Laura Tomlinson shares how shifting perspective has helped her training
HAPPY new year to all readers! After a double championship year in 2021, which was filled with many medals across the disciplines, 2022 has big shoes to fill. But with a World Championships in Denmark on the horizon, it should be another exciting year of sport.
I saw in the new year while feeding the newest member of my family, who is eight weeks old at the time of writing, so I am in the thick of it. The World Championships seem like a distant dream for me, but my sights are set firmly on getting to them nonetheless.
It will be a challenge for me to go from a team reserve this year to actually being on a championship team again, but it is in having goals that I find some normality – or at least hope of normality being a reality again soon.
My horses are feeling good and I am building up what we do, ready to compete in a couple of national “warm-up” shows come February, with a plan to get out internationally again in March.
I believe this year will be another one where adaptability will be key; with the Covid pandemic not yet waning, plans will change and change again, and all those involved in competitive sport of any sort will have to roll with the punches.
Having a family and training in tandem
I HAVE started listening to The High Performance Podcast, and listening to rugby legend Jonny Wilkinson on it recently, it was fascinating to hear how his perspective has changed over the years. I feel that mine has, too.
I have no less ambition, but I do feel less focused on outcomes and more able to focus on and enjoy the process. Competing in a sport with such longevity, I have realised that this is key to maintaining good mental health within dressage. Our ability to enjoy the process, rather than defining ourselves by our “last game”, is hugely important.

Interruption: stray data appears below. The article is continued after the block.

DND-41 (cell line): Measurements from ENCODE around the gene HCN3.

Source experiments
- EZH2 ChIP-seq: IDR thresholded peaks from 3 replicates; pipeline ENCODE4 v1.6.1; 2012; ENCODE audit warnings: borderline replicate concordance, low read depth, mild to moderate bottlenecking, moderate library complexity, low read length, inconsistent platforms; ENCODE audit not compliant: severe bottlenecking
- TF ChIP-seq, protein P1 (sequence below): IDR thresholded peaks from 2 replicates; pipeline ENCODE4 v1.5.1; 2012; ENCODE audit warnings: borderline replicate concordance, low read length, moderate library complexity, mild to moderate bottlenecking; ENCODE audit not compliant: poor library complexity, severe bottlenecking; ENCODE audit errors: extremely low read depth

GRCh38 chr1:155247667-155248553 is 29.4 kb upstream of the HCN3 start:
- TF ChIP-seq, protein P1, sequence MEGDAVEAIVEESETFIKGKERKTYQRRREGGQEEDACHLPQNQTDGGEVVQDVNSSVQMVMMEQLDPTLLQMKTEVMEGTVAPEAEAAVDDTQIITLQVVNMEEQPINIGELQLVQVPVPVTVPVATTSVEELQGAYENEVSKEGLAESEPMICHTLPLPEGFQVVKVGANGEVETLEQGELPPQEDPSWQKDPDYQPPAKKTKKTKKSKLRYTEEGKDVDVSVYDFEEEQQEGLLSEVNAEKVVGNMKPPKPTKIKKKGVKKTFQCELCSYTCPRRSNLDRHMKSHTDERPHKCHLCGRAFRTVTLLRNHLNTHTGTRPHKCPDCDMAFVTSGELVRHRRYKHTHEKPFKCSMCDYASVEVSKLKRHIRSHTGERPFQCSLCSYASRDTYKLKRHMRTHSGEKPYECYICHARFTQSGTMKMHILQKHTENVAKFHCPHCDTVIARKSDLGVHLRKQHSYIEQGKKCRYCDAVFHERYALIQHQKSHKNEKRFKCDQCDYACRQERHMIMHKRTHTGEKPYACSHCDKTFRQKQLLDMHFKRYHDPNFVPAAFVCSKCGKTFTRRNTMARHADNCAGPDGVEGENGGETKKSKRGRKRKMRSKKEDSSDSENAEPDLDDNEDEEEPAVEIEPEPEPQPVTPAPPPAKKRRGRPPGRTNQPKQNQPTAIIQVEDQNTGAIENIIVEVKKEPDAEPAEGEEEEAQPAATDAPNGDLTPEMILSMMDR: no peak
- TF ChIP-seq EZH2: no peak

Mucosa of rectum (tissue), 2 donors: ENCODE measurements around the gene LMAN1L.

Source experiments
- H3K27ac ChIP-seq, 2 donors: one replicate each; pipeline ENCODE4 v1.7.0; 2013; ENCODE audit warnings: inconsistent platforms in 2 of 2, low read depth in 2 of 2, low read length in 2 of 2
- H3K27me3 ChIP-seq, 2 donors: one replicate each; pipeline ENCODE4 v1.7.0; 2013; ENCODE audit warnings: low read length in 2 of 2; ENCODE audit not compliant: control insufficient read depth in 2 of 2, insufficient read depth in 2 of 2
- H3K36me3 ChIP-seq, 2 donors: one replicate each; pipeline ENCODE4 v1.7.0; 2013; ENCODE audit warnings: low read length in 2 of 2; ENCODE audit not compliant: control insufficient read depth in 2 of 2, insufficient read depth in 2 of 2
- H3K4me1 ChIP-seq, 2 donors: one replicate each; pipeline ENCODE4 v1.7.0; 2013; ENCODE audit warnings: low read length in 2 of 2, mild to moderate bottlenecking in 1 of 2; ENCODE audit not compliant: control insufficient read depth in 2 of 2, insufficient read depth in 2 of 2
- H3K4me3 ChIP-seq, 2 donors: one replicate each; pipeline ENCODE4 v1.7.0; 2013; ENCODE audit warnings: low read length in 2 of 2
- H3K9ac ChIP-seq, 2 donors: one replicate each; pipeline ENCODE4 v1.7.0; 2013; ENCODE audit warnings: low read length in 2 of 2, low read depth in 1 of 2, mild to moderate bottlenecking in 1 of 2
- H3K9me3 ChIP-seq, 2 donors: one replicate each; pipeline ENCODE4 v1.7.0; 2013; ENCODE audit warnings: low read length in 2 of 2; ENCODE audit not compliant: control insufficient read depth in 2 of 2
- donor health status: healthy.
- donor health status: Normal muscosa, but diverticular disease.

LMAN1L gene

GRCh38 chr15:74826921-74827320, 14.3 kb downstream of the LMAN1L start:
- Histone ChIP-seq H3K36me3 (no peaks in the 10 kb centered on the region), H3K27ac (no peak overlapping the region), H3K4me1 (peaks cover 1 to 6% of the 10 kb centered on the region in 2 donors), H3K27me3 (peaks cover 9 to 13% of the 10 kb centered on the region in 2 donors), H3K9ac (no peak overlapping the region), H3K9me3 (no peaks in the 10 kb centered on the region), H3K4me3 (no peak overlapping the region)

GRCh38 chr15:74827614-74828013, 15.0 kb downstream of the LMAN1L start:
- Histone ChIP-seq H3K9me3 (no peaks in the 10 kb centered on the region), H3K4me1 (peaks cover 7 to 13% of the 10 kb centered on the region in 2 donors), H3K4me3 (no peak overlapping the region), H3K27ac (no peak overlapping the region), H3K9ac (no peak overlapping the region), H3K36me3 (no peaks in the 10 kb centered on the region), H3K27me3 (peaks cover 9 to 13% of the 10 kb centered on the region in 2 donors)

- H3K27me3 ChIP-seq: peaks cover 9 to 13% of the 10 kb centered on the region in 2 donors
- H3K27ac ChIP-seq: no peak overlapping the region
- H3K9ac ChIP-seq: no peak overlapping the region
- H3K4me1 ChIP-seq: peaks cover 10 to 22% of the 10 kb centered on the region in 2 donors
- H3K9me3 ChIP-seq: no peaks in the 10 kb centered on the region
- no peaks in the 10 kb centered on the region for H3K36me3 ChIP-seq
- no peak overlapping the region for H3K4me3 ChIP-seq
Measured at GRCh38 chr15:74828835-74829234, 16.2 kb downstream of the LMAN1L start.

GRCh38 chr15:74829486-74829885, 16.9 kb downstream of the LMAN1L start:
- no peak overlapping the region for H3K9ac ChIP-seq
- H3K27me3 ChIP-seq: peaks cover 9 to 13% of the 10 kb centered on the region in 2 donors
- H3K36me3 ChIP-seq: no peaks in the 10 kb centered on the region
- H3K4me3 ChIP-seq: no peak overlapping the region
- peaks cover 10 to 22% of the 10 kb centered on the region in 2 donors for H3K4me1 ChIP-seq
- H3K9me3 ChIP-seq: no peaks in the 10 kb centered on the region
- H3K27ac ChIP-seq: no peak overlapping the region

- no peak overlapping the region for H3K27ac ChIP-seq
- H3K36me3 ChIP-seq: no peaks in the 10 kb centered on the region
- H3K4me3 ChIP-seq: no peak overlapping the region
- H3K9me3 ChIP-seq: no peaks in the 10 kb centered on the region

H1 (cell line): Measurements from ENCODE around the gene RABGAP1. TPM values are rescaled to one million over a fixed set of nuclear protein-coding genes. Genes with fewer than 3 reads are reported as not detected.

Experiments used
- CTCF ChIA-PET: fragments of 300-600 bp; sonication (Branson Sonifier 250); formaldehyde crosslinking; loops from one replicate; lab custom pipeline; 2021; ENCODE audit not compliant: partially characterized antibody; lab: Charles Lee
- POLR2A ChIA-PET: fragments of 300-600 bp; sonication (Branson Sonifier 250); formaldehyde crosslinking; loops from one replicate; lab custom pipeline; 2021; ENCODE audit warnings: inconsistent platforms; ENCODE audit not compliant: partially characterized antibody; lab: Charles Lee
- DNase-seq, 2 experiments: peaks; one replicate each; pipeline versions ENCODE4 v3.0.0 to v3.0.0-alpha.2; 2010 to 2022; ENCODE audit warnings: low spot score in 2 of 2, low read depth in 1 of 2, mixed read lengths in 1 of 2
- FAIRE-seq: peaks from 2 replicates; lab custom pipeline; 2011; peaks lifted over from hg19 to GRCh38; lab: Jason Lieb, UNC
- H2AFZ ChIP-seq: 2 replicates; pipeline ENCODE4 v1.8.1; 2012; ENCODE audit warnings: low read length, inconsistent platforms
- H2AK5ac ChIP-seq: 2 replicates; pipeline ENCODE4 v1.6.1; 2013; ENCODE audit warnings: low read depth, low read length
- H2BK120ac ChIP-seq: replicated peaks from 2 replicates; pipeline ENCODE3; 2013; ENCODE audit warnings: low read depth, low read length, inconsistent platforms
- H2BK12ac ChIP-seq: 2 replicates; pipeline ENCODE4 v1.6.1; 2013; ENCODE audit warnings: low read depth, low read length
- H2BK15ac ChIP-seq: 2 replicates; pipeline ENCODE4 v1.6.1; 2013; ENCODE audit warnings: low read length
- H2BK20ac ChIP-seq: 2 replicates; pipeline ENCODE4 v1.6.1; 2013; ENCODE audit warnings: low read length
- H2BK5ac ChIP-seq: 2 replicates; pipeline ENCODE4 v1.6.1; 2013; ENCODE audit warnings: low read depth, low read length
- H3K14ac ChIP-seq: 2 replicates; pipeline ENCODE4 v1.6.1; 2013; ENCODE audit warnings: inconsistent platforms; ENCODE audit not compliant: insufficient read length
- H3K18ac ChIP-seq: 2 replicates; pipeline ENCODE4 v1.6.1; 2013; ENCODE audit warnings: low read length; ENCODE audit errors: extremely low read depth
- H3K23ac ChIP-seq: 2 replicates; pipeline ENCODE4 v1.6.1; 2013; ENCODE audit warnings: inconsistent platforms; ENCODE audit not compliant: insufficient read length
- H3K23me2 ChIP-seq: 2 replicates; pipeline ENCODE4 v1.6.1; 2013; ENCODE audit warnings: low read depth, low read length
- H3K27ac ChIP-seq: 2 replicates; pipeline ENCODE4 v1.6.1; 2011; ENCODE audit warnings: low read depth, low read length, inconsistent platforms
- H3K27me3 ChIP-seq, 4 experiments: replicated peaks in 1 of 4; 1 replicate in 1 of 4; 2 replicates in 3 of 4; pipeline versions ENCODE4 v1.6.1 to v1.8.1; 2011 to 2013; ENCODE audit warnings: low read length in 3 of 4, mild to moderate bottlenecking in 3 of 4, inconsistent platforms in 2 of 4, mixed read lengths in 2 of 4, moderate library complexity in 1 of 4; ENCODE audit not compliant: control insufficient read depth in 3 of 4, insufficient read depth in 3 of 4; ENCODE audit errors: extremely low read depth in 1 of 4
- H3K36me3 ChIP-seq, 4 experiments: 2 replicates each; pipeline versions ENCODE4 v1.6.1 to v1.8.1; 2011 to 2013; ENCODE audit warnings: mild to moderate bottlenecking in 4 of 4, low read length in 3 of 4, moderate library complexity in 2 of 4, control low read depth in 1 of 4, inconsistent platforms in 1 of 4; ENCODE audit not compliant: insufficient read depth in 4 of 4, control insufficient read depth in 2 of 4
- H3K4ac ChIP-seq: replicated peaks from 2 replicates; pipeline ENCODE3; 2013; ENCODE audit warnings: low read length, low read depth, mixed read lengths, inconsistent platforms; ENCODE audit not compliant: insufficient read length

For me, with all the added pressures of having a big and young family, I have realised that I must see my training as a daily meditation – it’s my time out from other duties. My family is my time out from my sport, where I can be the other part of who I am, and forgive myself if I didn’t perform well enough as “career me” that day.
“More must be done to educate”
THE lengthy debate around having three riders on the team for the Olympics instead of four appears to be over; the rule seems here to stay and so it is time to move on.
It seemed to be mostly the strongest European nations arguing for teams of four, the most compelling argument being that four members means less pressure on horses and therefore better welfare, rather than horses being pushed on for the sake of not eliminating a team. But maybe for now, we should just be grateful that equestrian sports will still be represented at the Games, and focus more than ever on presenting a strong, united front with regards to horse welfare.
The general non-horsey public are often misguided when it comes to horse sport. For example, I have seen posts online that read, “Look, the
poor horse is frothing at the mouth,” when talking about a picture of a horse with a lovely, happy mouth. More must be done to educate well through good commentary during the times our sport is on show to the wider public, so that our happy athletes are recognised as exactly that.
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